Why Settle for a Cold Frame?

-Submitted by Anonymous:

Cold frame“Our greenhouse came about because we wanted a better cold frame to harden off plants started in our basement. Well it soon became a true greenhouse, even able to contend with a portion of our cold Wisconsin winters. Shane’s book has proved invaluable in answering all of the questions, which arise when undertaking such a project.

The construction took most of the previous summer. Attached to the back of our garage, standing structurally free, it measures five foot by ten foot. All of the construction was done with pressure treated wood, we would have preferred cedar, however it cost three times as much in this part of the country. Four 6” x 6” post form the corners. The post are sunk four feet and set in concrete. 4’ x 6” timbers form sole plates, which are mortised and tenoned to the 6” x 6”s. The one quarter inch tempered glass was salvaged and set in 2” x 2” pieces of wood. The horizontal space between panes was caulked, instead of using additional wood. Three thirty gallon water barrels, painted half black and half white, support the benches and provide 3 to 10 degrees of temperature buffering depending on how cold and or sunny it was the previous day. The floor was insulated with that corrugated plastic covered with pea gravel with stone pavers set where you walk. Two small circulation fans, run by timer, a 120-volt heater and a squirrel cage exhaust fan, controlled by thermostat, regulate temperatures. One section (seven panes of glass) at the peak is hinged and ready for the hydraulic opener.

This February we started up and brought out various flowering annuals and later some tomatoes. Hanging baskets hung from a steel cable at the peak really took off and look terrific. We are very pleased with what spring has brought us and excited about experimenting through the summer and fall. In the end of April, it turned extremely cold and we had to run the heater almost non-stop. At the first of May, it suddenly turned 90 degrees for three straight days…it was over 100 degrees in the greenhouse. With lots of water, everything survived! At the middle of May, we couldn’t wait any longer, and we planted some of the annuals outside. Within a couple of days, we had a light frost and lost all of the tomatoes and some of the annuals. It was a sad day. Since then, however, the weather has changed dramatically and everything is looking outstanding, now! This growing season has been a wonderful challenge and a great learning experience.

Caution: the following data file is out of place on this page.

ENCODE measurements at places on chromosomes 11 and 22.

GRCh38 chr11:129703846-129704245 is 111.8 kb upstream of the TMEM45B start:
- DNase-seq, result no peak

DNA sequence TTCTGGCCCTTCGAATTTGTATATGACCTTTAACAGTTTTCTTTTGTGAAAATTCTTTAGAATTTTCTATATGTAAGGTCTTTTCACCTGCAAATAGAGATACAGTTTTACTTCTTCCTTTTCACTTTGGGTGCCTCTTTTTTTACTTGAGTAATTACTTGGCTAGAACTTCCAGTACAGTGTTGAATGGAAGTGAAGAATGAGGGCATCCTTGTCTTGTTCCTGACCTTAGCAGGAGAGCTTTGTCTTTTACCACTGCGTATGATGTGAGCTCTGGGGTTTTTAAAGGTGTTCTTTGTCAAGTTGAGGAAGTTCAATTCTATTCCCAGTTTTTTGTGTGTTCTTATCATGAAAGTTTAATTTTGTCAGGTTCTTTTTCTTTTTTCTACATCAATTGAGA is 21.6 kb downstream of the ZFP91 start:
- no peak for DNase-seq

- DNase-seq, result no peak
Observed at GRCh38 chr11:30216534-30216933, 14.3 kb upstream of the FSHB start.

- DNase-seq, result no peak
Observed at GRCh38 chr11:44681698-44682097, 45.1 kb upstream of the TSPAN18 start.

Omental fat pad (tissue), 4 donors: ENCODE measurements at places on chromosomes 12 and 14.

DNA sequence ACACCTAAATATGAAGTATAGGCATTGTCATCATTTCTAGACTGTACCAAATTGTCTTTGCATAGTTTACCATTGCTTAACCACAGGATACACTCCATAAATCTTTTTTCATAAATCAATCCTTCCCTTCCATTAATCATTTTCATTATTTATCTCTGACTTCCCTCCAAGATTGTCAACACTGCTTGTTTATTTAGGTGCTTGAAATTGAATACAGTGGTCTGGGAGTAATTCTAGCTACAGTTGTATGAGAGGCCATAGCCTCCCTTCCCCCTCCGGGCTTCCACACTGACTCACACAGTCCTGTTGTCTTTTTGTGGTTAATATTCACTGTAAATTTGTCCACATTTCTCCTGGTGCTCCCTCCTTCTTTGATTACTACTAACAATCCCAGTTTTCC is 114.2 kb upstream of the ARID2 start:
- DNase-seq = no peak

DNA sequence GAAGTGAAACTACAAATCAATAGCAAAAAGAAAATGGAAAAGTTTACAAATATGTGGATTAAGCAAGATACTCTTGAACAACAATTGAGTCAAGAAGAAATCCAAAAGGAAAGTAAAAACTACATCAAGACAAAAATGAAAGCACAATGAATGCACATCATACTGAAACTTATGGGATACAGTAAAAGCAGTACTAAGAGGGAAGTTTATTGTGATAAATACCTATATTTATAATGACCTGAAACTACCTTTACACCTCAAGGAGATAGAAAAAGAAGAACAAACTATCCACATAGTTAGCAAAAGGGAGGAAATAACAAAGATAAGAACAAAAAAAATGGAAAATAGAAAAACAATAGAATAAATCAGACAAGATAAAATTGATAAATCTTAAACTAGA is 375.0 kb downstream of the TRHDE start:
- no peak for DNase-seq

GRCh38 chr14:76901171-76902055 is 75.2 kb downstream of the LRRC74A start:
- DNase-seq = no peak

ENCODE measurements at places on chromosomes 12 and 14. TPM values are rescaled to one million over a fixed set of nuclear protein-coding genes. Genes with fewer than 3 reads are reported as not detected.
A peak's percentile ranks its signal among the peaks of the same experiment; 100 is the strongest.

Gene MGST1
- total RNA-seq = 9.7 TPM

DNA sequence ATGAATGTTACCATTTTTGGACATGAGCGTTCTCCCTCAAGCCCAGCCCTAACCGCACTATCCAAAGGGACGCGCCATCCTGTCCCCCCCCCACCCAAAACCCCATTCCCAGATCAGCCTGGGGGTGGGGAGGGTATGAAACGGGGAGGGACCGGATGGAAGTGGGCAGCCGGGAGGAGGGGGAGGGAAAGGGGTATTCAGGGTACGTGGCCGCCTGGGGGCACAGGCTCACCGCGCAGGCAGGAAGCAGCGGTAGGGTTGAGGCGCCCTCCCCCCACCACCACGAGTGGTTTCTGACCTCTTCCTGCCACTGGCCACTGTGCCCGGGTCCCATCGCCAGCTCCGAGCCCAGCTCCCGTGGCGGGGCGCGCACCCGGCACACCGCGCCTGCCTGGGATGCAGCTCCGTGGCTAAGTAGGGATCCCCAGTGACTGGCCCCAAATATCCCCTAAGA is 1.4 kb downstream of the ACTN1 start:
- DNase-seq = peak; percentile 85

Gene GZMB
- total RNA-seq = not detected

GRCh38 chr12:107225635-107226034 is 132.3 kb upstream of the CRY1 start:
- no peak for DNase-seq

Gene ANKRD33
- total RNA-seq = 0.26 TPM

Thanks to Shane for responding to my questions on the message board and for such a great book with all the helpful information and ideas. We love the book and read it often. It has encouraged us to try to grow tomatoes into the late fall and we are even thinking about growing some orchids. Your book has given us the courage to experiment and we appreciate your experience and knowledge.”

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